First up, try and stick to your one-pot wonders. You know, the ones that only really require one large pot such as stews, roasts and pies. Secondly, make sure you’re not always relying on a campfire to cook on. There’s no point having a 3kg leg of lamb to cook if you’ve only got a few green twigs left mid-way through your journey. Thirdly, look for camp meals that include plenty of hardy vegetables. They’re cheap and usually easy to source on the road, they don’t need to be frozen like meat and they really fill you up, too.




Some foods travel better than others. The problem lies in the ability for harsh corrugations to break everything down to bloody confetti if you’re not careful. For that reason, it pays to plan on packing hardier ingredients with some prior thought as to when and how it will be used. Storage options and individual food requirements should also be considered while you’re at it.

So what do you need to know? Well, let’s compare a few ingredients. Pasta and grains such as rice will last ages, don’t need to be refrigerated and can be used to make a million different types of meals, so they’re a handy thing to have on board. Whereas something like a tub of yogurt wouldn’t last as long, needs to be kept cool, isn’t as versatile and will probably end up lining the inside of your fridge a few kilometers down the track. Get where we’re going with this?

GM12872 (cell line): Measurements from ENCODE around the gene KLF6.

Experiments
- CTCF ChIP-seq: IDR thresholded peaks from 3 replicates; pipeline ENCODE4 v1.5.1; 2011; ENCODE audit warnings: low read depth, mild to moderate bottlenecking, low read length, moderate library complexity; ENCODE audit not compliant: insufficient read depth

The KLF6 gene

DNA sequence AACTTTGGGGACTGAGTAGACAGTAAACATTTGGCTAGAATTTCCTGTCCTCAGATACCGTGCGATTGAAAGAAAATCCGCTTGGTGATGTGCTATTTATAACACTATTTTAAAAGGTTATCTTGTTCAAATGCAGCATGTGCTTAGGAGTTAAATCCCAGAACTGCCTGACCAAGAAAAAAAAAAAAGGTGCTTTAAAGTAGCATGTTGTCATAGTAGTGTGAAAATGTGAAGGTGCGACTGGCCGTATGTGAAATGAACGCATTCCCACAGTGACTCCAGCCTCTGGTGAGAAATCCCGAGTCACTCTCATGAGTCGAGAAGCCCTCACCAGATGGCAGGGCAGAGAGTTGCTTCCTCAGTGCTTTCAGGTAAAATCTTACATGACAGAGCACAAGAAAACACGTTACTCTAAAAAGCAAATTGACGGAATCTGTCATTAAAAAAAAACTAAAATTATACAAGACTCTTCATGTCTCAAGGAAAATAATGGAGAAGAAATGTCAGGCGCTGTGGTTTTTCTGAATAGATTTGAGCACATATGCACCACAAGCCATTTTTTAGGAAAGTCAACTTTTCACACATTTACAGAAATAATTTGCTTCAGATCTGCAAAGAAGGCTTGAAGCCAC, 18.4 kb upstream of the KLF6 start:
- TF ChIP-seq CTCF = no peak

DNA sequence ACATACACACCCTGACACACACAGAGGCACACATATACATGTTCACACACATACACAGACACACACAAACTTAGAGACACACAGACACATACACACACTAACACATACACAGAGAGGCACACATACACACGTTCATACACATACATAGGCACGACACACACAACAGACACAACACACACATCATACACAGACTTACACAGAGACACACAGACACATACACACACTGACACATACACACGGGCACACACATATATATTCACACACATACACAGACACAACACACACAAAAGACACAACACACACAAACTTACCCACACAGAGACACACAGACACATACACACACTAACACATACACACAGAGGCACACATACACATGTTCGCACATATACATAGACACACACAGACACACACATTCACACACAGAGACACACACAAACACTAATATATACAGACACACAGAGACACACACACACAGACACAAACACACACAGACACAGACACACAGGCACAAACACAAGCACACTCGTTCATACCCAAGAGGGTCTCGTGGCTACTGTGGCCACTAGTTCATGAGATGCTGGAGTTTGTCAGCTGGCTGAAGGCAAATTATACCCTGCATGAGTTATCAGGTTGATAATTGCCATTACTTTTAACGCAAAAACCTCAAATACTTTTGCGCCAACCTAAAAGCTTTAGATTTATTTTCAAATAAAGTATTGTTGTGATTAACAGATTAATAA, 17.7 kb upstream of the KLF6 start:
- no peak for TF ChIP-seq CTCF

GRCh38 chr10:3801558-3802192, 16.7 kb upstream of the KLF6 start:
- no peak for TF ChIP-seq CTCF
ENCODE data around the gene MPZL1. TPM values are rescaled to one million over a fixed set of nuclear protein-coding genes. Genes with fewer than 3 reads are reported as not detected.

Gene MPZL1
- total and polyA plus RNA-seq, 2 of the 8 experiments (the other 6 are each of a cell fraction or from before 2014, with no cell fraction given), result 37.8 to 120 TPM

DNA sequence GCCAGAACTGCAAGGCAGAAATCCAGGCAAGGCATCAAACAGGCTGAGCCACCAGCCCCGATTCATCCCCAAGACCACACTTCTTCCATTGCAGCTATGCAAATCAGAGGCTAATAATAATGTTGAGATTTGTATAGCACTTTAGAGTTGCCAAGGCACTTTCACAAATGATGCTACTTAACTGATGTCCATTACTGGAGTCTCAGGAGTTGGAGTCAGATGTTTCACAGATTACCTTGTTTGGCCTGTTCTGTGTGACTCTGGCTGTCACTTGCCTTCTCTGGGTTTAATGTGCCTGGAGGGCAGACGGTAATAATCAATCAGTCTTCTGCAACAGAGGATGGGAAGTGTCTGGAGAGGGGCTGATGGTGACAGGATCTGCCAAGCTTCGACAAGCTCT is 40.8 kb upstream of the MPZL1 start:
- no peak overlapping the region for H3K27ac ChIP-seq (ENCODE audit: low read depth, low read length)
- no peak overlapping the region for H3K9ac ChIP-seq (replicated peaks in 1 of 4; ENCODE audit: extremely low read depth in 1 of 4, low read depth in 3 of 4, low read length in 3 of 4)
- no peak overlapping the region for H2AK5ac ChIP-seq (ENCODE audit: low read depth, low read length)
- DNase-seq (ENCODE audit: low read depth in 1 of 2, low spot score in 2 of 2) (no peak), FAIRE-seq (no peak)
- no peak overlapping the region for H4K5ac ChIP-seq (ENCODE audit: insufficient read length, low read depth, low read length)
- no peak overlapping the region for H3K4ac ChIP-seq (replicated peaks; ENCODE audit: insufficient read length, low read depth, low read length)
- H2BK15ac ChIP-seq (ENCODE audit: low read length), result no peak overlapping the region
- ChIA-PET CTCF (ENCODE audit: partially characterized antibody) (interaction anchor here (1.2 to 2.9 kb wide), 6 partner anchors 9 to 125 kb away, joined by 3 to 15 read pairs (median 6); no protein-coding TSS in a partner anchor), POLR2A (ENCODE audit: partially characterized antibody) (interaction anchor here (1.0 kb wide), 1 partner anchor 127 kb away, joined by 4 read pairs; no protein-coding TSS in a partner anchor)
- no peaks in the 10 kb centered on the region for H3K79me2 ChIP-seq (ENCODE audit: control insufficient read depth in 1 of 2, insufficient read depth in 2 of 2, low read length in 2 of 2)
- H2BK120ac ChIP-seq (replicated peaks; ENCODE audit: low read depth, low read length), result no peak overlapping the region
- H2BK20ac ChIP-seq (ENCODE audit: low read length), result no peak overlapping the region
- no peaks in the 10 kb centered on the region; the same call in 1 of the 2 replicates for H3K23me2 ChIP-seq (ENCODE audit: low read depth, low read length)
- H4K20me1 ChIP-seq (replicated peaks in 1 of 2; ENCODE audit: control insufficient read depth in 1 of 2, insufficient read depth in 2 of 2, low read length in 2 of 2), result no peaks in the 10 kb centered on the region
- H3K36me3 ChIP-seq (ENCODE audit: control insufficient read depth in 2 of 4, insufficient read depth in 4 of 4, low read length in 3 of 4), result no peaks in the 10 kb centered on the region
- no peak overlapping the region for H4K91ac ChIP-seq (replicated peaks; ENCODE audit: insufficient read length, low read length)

While we’re singling out foods, any liquids in a cardboard container will probably call it quits (poppas, liquid stock etc). Glass jars are usually heavy and fragile too, so look for packet mixes as replacements. A few tins of vegetables can go a long way when you’re trying to spruce up a plain old meal, and they’re bloody good to have as back-up if you end up crossing a border and having to ditch your fresh produce.   



feastWell, if that didn’t get your belly rumbling like a 1950s steam train, nothing will. At the end of the day a tasty campfire feed is a big part of exploring the world with a camper trailer in tow. It brings groups of people together, and creates memories that can last a lifetime. Heck, I can still remember the smell of slow cooked lamb shanks wafting through camp from nearly 20 years ago! So for your next trip, put a little thought into the meal side of things, and remember it’s not all about having the most expensive cut of meat on the menu. It’s about satisfying the crowd and scoring a few camp-chef bragging rights along the way, eh?

This recipe feature and much more appeared in Camper Trailer Australia #128Subscribe today for the latest caravan reviews and news every month!